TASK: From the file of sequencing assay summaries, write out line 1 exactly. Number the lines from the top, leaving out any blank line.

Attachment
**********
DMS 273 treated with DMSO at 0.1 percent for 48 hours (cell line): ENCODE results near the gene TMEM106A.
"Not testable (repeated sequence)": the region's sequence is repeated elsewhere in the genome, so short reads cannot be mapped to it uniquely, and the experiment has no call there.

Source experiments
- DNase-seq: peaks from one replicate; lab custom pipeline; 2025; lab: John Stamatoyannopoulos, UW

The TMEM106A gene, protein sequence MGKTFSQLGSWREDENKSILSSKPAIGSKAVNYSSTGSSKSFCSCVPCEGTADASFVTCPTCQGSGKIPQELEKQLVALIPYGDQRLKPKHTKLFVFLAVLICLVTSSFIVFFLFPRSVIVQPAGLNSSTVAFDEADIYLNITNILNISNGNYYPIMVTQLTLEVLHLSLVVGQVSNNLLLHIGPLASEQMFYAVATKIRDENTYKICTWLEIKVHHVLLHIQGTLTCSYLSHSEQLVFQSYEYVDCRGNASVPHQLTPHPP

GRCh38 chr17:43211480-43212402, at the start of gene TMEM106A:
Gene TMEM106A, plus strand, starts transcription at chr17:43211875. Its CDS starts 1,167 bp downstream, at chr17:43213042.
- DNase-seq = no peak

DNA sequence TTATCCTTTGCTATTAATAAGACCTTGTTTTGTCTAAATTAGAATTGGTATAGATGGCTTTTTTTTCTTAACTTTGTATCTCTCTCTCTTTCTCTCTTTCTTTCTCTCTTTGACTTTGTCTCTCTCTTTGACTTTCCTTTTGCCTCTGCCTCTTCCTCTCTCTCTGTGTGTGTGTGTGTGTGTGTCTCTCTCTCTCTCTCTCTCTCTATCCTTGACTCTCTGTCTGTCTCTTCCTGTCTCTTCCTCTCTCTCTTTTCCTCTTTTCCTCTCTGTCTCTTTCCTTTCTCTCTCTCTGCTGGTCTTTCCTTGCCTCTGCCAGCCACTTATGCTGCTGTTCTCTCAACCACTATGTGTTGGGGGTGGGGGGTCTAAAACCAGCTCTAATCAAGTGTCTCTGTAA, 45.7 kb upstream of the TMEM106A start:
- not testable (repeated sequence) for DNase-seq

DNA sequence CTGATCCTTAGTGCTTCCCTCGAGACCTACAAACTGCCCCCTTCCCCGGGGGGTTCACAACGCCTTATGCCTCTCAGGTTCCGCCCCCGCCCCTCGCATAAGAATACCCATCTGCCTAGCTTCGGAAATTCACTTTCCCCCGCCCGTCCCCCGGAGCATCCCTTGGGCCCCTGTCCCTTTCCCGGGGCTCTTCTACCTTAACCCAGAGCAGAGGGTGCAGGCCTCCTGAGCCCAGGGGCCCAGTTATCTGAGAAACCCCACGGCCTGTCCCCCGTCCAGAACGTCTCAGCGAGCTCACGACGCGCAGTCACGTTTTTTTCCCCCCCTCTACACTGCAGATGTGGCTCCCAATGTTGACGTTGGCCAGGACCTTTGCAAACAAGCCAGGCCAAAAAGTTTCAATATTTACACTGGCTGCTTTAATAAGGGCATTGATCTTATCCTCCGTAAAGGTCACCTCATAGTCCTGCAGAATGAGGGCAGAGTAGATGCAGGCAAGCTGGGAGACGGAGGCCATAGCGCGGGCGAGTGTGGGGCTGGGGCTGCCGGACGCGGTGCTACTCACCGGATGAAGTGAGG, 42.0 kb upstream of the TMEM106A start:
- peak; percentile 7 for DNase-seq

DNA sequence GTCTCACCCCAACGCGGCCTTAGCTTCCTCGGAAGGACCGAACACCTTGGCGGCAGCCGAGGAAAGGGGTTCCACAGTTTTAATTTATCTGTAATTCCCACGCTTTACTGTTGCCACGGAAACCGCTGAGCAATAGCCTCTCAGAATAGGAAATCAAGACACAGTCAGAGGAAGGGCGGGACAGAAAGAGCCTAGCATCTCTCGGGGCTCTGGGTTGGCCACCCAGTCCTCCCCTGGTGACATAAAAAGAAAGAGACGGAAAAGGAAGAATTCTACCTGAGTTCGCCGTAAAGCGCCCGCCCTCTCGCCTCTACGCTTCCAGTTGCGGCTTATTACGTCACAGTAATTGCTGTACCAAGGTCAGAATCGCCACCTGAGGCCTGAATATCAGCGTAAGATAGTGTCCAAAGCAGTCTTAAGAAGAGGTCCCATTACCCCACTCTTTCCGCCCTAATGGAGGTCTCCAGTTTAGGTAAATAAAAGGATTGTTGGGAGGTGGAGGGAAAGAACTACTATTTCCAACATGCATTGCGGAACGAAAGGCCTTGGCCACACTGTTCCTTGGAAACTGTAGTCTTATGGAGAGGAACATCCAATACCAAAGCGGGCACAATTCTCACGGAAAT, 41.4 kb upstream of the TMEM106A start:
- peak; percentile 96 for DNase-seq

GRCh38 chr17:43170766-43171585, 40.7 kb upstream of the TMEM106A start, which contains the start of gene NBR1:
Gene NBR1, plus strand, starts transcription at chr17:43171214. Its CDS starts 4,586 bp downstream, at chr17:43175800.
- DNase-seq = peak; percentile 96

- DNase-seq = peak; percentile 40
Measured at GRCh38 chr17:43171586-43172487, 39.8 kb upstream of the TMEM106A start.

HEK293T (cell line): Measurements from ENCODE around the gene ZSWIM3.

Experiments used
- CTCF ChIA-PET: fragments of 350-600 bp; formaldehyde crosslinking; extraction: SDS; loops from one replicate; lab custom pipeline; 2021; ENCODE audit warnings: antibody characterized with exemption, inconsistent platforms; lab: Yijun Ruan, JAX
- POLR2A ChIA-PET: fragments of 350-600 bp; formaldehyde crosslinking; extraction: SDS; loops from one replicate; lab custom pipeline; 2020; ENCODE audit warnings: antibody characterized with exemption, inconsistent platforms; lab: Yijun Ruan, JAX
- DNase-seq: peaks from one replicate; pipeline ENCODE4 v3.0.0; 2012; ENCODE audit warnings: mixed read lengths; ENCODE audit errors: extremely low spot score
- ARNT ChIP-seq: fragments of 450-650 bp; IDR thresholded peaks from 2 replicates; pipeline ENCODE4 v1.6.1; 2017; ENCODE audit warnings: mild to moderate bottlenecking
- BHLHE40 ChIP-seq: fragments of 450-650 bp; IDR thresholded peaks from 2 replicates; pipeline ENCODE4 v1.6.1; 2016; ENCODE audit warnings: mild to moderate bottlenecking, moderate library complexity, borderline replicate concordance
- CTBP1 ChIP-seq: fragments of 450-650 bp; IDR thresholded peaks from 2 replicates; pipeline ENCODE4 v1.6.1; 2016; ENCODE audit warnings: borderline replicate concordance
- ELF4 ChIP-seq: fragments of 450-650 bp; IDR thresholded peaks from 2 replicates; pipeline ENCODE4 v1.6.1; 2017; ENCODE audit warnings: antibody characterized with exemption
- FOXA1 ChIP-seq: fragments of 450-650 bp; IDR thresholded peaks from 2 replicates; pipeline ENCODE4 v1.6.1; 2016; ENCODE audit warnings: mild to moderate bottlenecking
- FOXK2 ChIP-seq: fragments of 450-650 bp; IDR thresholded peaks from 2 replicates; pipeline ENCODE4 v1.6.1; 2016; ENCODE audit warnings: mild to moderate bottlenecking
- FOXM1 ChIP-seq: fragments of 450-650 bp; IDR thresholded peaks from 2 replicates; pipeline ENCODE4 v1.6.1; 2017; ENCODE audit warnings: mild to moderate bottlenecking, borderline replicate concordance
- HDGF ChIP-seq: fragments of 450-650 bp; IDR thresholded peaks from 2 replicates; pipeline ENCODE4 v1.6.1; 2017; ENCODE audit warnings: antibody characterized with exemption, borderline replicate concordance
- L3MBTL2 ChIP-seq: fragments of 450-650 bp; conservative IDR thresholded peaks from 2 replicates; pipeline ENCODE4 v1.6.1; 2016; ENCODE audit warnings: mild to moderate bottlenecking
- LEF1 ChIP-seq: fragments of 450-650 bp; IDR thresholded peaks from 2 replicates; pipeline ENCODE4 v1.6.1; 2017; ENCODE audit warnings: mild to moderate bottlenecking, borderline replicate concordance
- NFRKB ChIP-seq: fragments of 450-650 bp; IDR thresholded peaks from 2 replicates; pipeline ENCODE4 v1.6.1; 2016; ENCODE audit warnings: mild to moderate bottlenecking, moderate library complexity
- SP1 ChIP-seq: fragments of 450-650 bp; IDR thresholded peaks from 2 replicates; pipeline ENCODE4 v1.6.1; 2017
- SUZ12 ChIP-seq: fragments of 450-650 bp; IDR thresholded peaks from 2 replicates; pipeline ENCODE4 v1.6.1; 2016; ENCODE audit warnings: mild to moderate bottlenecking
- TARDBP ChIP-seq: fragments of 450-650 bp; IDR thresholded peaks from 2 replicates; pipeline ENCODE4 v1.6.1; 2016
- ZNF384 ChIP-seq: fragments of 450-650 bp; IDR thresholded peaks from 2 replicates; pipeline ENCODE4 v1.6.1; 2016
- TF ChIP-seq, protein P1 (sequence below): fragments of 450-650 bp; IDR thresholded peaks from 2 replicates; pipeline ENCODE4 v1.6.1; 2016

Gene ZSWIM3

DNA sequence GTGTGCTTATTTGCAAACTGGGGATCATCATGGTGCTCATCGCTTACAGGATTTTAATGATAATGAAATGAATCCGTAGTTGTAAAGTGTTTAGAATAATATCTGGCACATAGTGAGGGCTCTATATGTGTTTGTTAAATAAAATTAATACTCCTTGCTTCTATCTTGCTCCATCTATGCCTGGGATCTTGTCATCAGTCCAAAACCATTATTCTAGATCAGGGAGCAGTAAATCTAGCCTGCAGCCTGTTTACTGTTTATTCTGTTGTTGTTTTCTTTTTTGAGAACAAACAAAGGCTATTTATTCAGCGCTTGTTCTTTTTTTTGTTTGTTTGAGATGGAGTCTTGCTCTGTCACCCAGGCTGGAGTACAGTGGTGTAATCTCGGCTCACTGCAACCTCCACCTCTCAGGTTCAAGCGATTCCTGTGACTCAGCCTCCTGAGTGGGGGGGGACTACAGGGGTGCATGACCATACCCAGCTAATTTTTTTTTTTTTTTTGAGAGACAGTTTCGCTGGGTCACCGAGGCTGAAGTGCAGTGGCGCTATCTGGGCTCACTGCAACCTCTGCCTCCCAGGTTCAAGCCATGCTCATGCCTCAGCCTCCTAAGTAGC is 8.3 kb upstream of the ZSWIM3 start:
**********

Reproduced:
DMS 273 treated with DMSO at 0.1 percent for 48 hours (cell line): ENCODE results near the gene TMEM106A.